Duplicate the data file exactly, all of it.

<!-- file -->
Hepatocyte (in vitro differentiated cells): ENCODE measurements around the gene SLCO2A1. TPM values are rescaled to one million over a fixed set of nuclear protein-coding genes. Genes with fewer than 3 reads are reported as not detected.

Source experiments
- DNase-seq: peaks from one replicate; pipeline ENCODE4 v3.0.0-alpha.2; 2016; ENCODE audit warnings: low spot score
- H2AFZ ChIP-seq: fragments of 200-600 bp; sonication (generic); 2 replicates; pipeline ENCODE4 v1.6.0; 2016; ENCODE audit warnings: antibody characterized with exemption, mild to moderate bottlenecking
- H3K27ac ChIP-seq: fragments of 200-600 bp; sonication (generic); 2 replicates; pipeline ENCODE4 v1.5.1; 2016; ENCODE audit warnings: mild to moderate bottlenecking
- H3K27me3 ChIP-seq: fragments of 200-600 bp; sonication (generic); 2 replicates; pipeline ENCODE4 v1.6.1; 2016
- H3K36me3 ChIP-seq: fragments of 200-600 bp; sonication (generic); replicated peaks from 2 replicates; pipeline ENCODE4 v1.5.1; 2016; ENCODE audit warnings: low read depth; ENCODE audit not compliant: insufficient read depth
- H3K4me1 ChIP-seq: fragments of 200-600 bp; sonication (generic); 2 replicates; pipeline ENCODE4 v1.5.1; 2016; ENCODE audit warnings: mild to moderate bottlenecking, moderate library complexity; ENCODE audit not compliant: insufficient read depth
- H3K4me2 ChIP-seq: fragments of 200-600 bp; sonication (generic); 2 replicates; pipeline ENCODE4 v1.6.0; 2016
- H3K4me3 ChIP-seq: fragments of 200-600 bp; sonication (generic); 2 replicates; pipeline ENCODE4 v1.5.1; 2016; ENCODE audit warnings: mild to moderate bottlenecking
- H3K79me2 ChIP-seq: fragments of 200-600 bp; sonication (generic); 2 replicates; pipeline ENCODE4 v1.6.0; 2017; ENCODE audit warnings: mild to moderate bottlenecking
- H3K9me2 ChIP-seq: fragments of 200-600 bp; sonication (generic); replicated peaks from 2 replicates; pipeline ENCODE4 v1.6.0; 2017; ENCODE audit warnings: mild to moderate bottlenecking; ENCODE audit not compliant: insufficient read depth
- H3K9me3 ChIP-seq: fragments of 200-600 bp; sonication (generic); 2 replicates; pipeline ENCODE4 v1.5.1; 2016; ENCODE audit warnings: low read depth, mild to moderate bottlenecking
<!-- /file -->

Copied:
Hepatocyte (in vitro differentiated cells): ENCODE measurements around the gene SLCO2A1. TPM values are rescaled to one million over a fixed set of nuclear protein-coding genes. Genes with fewer than 3 reads are reported as not detected.

Source experiments
- DNase-seq: peaks from one replicate; pipeline ENCODE4 v3.0.0-alpha.2; 2016; ENCODE audit warnings: low spot score
- H2AFZ ChIP-seq: fragments of 200-600 bp; sonication (generic); 2 replicates; pipeline ENCODE4 v1.6.0; 2016; ENCODE audit warnings: antibody characterized with exemption, mild to moderate bottlenecking
- H3K27ac ChIP-seq: fragments of 200-600 bp; sonication (generic); 2 replicates; pipeline ENCODE4 v1.5.1; 2016; ENCODE audit warnings: mild to moderate bottlenecking
- H3K27me3 ChIP-seq: fragments of 200-600 bp; sonication (generic); 2 replicates; pipeline ENCODE4 v1.6.1; 2016
- H3K36me3 ChIP-seq: fragments of 200-600 bp; sonication (generic); replicated peaks from 2 replicates; pipeline ENCODE4 v1.5.1; 2016; ENCODE audit warnings: low read depth; ENCODE audit not compliant: insufficient read depth
- H3K4me1 ChIP-seq: fragments of 200-600 bp; sonication (generic); 2 replicates; pipeline ENCODE4 v1.5.1; 2016; ENCODE audit warnings: mild to moderate bottlenecking, moderate library complexity; ENCODE audit not compliant: insufficient read depth
- H3K4me2 ChIP-seq: fragments of 200-600 bp; sonication (generic); 2 replicates; pipeline ENCODE4 v1.6.0; 2016
- H3K4me3 ChIP-seq: fragments of 200-600 bp; sonication (generic); 2 replicates; pipeline ENCODE4 v1.5.1; 2016; ENCODE audit warnings: mild to moderate bottlenecking
- H3K79me2 ChIP-seq: fragments of 200-600 bp; sonication (generic); 2 replicates; pipeline ENCODE4 v1.6.0; 2017; ENCODE audit warnings: mild to moderate bottlenecking
- H3K9me2 ChIP-seq: fragments of 200-600 bp; sonication (generic); replicated peaks from 2 replicates; pipeline ENCODE4 v1.6.0; 2017; ENCODE audit warnings: mild to moderate bottlenecking; ENCODE audit not compliant: insufficient read depth
- H3K9me3 ChIP-seq: fragments of 200-600 bp; sonication (generic); 2 replicates; pipeline ENCODE4 v1.5.1; 2016; ENCODE audit warnings: low read depth, mild to moderate bottlenecking